By Matthew Willett

MGI Pharma Inc. and Helsinn Healthcare SA entered an $11 million agreement granting MGI exclusive North American license and distribution rights to palonosetron, a 5-HT3 antagonist.

Palonosetron is in Phase III testing for the prevention of chemotherapy-induced nausea and vomiting. The deal includes $11 million in up-front payments by MGI, including a $5 million payment made upon the signing of a letter of intent in February.

MGI officials said the Phase III trial, funded along with the remainder of development expenses by Lugano, Switzerland-based Helsinn, could be complete in the first half of 2002, and that a new drug application filing would come soon after.

"It adds greatly to our presence in oncology, which is our only focus today," MGI's president and CEO, Chuck Blitzer, told BioWorld Today. "This is a very late-stage drug, well advanced in a Phase III clinical trial, and it has the opportunity to be on the market, hopefully, in the near term. It allows us to enter a different market, the supportive care market."

Three 5-HT3 inhibitors are on the $1 billion North American market for chemotherapy-induced nausea and vomiting. Palonosetron, Blitzer said, has certain advantages over the others.

"One of the exciting things that attracted our attention is that this drug has an extended half-life," he said. "In Phase II trials what was observed was that when patients got the first-day injection, in Phase II the drug showed therapeutic effect continued through day five, and we believe that the Phase III trial should continue to bear that kind of data. Phase III will compare the effect of palonosetron against the effect of the other drugs in the marketplace already, and if palonosetron continues to bear out, I think we have an opportunity for differentiation when it enters the market."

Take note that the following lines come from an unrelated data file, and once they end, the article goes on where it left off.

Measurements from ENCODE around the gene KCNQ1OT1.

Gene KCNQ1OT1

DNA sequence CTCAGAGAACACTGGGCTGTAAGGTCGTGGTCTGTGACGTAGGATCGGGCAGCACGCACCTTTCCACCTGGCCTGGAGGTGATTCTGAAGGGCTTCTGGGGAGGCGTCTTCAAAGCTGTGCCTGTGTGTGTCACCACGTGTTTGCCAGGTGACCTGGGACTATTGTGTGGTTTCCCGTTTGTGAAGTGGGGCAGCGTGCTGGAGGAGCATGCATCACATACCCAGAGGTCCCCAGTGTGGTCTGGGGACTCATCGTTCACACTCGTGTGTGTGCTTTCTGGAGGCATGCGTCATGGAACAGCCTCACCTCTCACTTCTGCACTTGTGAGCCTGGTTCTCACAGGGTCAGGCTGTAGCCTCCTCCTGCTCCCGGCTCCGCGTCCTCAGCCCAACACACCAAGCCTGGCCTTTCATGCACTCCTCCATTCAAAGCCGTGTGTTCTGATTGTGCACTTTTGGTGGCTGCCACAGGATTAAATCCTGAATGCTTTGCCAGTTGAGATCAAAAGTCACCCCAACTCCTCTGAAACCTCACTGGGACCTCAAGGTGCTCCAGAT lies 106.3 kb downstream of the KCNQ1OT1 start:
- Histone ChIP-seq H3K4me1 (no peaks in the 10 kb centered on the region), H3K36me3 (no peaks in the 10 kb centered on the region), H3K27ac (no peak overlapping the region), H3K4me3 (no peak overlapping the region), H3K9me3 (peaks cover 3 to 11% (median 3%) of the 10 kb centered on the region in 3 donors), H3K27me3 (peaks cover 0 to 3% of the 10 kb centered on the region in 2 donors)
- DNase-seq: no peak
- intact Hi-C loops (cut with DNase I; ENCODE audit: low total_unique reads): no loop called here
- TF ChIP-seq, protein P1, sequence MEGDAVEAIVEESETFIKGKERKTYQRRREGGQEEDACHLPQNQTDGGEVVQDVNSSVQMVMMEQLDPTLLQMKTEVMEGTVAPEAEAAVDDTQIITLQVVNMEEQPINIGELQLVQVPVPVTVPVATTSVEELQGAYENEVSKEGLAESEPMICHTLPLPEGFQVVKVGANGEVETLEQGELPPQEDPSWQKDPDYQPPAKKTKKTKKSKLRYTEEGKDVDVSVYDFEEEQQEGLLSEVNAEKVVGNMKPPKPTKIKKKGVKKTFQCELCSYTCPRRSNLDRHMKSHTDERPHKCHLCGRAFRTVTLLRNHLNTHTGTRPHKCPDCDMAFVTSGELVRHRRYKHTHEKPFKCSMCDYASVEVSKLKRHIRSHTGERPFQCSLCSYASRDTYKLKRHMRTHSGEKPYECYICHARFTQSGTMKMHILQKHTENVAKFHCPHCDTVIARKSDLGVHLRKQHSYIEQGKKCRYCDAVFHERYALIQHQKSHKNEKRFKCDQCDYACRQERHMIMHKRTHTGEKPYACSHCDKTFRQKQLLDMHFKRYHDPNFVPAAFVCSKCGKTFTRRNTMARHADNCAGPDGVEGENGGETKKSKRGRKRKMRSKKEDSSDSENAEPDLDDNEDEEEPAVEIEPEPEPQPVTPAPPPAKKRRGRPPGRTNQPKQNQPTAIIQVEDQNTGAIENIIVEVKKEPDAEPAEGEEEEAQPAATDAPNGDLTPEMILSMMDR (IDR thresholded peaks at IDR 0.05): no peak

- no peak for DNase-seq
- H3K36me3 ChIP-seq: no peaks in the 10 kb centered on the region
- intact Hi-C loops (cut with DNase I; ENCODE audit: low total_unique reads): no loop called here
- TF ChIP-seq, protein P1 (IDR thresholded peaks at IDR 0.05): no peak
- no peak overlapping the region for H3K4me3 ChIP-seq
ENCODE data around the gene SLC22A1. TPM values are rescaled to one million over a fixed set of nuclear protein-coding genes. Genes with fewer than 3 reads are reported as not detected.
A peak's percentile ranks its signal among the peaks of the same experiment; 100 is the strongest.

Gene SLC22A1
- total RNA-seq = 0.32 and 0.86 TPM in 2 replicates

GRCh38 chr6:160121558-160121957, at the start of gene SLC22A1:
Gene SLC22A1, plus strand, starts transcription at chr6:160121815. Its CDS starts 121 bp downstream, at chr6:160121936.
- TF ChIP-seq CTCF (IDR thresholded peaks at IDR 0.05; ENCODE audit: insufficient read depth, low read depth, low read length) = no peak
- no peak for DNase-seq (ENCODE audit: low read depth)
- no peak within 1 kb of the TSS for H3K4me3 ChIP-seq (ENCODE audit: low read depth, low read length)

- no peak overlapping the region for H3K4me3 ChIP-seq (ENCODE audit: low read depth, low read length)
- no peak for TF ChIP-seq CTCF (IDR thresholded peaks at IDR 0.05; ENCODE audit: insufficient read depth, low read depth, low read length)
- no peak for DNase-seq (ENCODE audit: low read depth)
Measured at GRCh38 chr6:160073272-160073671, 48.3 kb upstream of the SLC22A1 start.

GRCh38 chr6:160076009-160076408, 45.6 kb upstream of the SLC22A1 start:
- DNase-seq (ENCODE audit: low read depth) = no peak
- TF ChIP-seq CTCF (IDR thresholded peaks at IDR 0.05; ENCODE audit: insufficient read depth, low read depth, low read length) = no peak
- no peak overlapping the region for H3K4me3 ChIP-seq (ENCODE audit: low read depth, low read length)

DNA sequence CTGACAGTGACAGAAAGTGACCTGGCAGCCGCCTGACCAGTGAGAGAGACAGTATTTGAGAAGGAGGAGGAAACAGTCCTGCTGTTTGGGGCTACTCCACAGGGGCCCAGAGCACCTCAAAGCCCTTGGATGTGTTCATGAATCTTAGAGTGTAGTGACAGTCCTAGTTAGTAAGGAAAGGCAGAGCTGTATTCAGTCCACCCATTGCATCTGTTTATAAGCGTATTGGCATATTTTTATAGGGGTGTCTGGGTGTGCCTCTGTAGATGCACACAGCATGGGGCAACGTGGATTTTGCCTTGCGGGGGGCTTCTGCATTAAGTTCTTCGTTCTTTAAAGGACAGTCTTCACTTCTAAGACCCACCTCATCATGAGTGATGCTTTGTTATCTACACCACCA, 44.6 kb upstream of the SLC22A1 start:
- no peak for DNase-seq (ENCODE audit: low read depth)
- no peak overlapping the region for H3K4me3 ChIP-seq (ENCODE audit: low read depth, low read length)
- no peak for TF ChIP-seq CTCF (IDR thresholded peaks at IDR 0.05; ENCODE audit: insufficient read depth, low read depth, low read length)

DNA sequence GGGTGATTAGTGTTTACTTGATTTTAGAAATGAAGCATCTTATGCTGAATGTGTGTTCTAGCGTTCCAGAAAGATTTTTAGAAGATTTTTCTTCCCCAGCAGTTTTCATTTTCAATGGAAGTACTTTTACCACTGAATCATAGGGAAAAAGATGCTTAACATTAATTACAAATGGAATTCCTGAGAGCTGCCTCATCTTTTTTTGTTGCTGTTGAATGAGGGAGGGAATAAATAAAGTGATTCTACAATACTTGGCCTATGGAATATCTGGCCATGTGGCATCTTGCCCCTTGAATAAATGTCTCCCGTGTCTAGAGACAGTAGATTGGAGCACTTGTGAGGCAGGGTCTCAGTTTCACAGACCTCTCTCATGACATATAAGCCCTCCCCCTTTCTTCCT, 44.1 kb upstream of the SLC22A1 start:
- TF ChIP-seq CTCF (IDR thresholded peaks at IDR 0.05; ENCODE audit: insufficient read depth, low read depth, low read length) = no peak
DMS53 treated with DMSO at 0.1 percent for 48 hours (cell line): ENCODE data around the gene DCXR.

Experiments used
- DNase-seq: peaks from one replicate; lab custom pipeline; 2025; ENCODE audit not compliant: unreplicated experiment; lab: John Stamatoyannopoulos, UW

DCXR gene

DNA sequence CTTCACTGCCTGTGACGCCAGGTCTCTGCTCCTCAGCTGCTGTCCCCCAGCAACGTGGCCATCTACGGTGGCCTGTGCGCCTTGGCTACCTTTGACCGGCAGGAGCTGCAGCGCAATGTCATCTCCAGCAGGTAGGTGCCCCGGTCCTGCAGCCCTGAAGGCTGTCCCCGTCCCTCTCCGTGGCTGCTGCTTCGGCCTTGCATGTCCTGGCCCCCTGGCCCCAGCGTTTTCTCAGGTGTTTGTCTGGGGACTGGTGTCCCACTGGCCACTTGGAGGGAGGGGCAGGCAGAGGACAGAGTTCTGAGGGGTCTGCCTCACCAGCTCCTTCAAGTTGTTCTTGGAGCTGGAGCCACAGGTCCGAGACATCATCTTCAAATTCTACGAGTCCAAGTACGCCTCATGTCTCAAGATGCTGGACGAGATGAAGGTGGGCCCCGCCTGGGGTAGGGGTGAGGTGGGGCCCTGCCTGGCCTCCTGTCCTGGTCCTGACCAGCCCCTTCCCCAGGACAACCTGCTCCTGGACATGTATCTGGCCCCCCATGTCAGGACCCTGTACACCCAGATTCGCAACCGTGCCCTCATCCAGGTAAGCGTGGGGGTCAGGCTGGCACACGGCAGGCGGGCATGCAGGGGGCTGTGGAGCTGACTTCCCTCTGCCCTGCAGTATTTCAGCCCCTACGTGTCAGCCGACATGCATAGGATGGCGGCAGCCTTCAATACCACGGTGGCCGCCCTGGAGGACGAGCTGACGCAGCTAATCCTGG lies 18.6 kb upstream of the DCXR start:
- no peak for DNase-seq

MGI, of Minneapolis, has a pipeline of anticancer agents that includes the approved product Hexalen, a second-line chemotherapy drug for ovarian cancer patients who are refractory to existing cancer therapies.

Irofulven (hydroxymethylacylfulvene) is the first anticancer agent developed by MGI from a family of compounds called acylfulvenes.

MGI reported in November Phase II irofulven results that indicated 10 of the 53 patients with advanced pancreatic cancer who were refractory to gemcitabine achieved six-month survival, the trial's primary endpoint. One patient experienced tumor shrinkage of 100 percent and a second experienced 84 percent shrinkage.

MGI began dosing in a Phase III trial of irofulven in advanced-stage pancreatic cancer earlier this year. (See BioWorld Today, Feb. 8, 2001.)

MGI's stock (NASDAQ:MOGN) closed Tuesday at $11, up 28 cents.

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